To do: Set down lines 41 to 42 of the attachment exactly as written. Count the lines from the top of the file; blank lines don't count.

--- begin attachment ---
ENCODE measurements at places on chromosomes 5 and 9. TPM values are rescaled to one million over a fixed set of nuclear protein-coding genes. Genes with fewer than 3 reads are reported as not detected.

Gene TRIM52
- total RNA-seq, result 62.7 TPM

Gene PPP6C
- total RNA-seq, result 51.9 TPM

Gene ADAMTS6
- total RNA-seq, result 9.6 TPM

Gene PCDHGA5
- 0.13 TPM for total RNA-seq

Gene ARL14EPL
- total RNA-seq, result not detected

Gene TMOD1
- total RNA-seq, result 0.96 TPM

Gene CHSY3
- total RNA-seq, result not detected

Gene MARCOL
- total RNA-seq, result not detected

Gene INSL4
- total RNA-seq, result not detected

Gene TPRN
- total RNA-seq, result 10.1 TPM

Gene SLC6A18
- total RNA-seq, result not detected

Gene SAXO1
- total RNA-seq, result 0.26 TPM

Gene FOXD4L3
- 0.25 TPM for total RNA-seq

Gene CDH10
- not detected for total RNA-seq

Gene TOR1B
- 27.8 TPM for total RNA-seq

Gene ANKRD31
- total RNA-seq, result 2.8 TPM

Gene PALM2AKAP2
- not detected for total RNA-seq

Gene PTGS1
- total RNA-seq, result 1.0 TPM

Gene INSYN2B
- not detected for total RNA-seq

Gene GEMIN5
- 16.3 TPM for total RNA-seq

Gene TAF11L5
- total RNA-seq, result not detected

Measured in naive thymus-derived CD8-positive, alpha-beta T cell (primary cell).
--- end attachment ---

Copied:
- 16.3 TPM for total RNA-seq

Gene TAF11L5